As one of his first tasks, the city’s inspector general may dig into allegations aimed at former Public Safety Director Darren White.
In June, Neftali Carrasquillo Jr. became inspector general, a position independent of the mayor and City Council. The job is designed to sniff out waste, fraud and misconduct among the city’s employees, vendors, contractors and officials. In late 2010, the Council approved new policies for the position, yanking it out from under the administration’s control and forming the Accountability in Government Oversight Committee. This committee is the only body that can recommend hiring or firing the inspector general.
Kathleen White crashed her car into a curb on the morning of Wednesday, July 6. She told officers she was taking prescription drugs. Her husband Darren White arrived on the scene and drove her to the hospital. Allegations of pressure on a responding officer to change his report started circulating soon after.
“These two investigations could cost upwards of $35,000 and have no real power to compel answers and production of documents.”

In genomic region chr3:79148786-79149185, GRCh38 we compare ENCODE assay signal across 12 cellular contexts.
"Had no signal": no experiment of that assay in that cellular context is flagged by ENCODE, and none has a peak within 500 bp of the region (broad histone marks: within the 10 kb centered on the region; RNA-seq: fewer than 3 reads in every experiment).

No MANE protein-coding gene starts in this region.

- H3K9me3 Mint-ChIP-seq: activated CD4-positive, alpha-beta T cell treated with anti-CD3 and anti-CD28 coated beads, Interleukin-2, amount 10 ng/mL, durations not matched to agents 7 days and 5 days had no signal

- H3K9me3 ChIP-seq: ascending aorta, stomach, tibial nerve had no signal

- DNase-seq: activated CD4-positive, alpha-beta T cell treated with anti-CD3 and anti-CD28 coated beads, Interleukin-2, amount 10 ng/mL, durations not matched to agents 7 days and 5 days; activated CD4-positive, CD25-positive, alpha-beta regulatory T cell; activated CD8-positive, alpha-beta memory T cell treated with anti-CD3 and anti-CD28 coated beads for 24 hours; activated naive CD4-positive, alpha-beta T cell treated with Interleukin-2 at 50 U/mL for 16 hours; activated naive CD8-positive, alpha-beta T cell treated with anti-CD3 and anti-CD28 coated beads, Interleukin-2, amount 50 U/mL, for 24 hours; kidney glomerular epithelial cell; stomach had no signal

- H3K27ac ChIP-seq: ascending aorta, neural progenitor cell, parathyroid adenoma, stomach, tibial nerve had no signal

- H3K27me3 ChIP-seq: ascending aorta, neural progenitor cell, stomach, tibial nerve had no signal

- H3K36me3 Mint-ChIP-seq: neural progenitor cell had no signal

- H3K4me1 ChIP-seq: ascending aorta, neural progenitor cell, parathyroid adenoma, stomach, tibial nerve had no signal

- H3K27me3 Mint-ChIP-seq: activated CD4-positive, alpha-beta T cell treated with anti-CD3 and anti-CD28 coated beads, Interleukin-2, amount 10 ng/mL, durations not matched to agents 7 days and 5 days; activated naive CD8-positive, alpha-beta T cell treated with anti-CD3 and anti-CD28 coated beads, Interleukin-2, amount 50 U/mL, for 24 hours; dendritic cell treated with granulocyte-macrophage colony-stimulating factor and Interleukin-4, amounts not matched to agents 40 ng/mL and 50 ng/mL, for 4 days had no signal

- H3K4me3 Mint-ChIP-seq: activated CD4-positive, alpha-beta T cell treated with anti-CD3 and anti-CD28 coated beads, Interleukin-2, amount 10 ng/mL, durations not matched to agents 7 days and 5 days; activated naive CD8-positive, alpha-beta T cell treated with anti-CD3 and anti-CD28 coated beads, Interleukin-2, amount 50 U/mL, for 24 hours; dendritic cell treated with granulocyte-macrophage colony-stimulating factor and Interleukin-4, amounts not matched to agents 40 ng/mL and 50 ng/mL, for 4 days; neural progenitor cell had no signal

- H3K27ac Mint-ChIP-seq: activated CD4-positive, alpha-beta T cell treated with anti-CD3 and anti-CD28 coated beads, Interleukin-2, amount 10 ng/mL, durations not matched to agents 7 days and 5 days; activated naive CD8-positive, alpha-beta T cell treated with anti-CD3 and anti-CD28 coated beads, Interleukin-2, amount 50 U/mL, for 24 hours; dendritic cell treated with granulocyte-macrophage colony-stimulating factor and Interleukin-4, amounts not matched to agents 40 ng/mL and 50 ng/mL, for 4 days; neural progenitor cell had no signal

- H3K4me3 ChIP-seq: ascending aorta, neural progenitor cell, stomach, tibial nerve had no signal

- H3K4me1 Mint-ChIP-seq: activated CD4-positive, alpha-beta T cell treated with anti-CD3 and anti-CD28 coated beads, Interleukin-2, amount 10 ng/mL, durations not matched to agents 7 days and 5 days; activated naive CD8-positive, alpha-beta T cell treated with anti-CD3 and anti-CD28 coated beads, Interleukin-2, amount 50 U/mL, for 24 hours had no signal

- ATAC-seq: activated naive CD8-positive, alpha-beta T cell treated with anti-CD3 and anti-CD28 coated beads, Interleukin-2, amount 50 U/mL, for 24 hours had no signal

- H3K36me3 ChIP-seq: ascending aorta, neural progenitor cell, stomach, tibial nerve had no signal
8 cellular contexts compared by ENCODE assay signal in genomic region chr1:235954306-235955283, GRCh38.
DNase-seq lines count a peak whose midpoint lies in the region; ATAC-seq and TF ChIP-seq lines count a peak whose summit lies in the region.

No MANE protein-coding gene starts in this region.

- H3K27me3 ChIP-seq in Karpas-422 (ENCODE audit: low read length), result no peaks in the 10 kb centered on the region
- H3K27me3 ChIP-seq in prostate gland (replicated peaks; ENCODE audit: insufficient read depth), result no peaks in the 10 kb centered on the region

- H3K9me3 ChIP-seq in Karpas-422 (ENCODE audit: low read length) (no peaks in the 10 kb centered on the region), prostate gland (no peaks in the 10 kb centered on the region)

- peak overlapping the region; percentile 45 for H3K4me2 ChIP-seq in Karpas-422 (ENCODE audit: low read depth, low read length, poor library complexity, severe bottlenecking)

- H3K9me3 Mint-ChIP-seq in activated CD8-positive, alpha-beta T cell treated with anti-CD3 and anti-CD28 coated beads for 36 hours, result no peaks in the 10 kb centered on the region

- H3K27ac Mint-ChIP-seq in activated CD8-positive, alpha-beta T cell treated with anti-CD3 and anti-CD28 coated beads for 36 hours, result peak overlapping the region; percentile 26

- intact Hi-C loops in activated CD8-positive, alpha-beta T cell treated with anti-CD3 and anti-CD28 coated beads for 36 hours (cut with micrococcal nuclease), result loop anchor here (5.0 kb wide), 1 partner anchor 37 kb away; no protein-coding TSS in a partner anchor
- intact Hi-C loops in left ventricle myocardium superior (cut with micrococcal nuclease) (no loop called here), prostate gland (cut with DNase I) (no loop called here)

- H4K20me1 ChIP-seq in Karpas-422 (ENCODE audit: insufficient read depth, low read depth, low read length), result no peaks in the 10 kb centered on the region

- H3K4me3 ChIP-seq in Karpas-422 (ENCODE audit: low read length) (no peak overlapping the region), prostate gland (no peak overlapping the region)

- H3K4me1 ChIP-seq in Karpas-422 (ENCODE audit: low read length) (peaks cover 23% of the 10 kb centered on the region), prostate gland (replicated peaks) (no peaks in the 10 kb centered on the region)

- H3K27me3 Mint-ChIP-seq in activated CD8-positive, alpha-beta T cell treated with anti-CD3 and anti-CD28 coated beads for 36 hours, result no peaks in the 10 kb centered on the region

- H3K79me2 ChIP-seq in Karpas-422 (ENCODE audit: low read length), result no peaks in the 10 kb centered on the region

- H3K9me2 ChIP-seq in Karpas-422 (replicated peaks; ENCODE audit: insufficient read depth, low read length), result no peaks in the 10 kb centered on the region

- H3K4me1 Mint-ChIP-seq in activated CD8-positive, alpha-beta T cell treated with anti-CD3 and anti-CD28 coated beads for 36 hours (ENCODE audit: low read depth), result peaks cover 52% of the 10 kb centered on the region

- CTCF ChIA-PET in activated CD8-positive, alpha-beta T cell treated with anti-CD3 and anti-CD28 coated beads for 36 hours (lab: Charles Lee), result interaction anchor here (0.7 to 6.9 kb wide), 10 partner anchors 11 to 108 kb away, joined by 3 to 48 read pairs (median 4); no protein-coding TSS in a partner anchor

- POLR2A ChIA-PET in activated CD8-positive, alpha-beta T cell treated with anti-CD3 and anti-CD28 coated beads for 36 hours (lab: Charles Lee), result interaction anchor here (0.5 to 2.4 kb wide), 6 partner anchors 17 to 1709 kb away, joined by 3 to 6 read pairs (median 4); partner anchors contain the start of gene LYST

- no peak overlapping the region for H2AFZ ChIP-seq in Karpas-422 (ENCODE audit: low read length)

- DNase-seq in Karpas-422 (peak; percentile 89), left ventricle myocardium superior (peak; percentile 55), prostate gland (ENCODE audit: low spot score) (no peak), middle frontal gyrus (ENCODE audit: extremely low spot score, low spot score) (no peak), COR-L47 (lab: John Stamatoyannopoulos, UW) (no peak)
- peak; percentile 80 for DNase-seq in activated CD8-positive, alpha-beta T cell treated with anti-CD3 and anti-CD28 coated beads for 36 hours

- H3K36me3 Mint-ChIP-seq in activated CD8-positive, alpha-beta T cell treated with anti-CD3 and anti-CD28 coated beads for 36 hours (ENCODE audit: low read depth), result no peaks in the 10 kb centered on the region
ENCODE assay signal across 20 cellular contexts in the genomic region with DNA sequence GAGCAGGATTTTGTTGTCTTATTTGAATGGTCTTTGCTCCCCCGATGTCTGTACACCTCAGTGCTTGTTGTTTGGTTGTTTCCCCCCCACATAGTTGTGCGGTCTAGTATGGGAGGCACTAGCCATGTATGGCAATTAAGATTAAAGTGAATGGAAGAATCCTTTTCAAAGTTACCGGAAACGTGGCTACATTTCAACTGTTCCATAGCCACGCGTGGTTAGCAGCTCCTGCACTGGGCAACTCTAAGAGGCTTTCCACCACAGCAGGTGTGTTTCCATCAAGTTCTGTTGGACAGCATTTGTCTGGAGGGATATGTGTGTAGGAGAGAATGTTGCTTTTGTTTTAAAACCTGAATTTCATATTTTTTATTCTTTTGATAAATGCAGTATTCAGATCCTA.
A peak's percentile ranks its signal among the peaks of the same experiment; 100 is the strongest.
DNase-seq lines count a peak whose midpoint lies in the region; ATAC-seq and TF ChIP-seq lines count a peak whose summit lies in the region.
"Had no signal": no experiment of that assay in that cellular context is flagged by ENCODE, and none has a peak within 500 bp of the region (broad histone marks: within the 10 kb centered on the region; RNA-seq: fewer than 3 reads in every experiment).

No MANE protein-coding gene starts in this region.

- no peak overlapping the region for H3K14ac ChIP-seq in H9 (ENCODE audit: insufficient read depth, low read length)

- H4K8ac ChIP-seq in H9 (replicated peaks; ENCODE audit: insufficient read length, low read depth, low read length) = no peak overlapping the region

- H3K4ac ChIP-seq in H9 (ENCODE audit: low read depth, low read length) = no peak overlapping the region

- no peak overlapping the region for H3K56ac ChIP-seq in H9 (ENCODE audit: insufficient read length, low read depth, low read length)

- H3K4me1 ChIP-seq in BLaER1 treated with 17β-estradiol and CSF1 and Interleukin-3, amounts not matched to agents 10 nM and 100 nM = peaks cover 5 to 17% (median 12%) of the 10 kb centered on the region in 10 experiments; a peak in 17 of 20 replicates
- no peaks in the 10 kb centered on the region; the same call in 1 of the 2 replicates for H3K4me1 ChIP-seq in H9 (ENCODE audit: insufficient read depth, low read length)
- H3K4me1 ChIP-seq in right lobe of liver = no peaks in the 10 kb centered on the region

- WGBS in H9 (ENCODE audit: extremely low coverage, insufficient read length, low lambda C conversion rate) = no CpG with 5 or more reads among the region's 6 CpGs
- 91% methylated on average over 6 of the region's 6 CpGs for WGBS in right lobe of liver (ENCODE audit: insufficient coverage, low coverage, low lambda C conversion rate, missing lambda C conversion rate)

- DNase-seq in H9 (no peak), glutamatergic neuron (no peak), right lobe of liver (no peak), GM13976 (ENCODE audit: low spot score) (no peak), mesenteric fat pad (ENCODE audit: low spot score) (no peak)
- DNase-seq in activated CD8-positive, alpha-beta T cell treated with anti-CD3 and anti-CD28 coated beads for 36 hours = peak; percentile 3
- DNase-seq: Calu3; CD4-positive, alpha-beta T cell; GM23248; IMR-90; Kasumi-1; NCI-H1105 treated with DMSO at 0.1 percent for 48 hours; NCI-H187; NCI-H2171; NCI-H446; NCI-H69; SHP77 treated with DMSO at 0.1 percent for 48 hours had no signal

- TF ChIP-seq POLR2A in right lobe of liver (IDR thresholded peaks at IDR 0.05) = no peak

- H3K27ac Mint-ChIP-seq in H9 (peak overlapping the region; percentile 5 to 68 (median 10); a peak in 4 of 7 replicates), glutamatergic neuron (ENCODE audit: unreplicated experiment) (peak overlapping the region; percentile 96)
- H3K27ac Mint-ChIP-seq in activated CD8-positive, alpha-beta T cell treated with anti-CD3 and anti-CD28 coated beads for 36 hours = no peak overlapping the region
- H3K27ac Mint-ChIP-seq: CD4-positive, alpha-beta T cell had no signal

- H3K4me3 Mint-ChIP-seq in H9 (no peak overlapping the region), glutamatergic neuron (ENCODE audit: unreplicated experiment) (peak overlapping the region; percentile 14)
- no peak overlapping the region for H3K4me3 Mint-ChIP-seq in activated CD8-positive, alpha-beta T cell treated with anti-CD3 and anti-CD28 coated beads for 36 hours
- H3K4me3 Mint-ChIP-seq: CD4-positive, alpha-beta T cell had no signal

Jon Zaman, city council services finance officer
The inspector general has the power to subpoena witnesses, administer oaths and demand records. Because the position doesn’t answer to the Council or mayor, Carrasquillo can’t be ordered to conduct the investigation.
More than a week after the car accident, Mayor Richard Berry instructed William Deaton, the city’s independent review officer, to conduct an investigation. Councilors Debbie O’Malley, Rey Garduño, Isaac Benton and Ken Sanchez have said this is outside the scope and authority of Deaton’s job. The review officer hears allegations about rank-and-file police misconduct, not about higher-ups such as White. Recommendations from the commission and Deaton can be squelched by the Mayor’s Office.
At Monday’s meeting, Sanchez said Inspector General Carrasquillo is highly qualified, has just moved to Albuquerque and does not know those involved. Benton pointed out that Carrasquillo is also a good choice because there would be no additional cost to the city.
White announced his retirement on Friday, July 15, from his top city post. Former Public Safety Director Pete Dinelli, who worked under Mayor Martin Chavez, has said the position’s been watered down and is a waste of money.
Berry said he is taking a look at the position before deciding whether to fill it.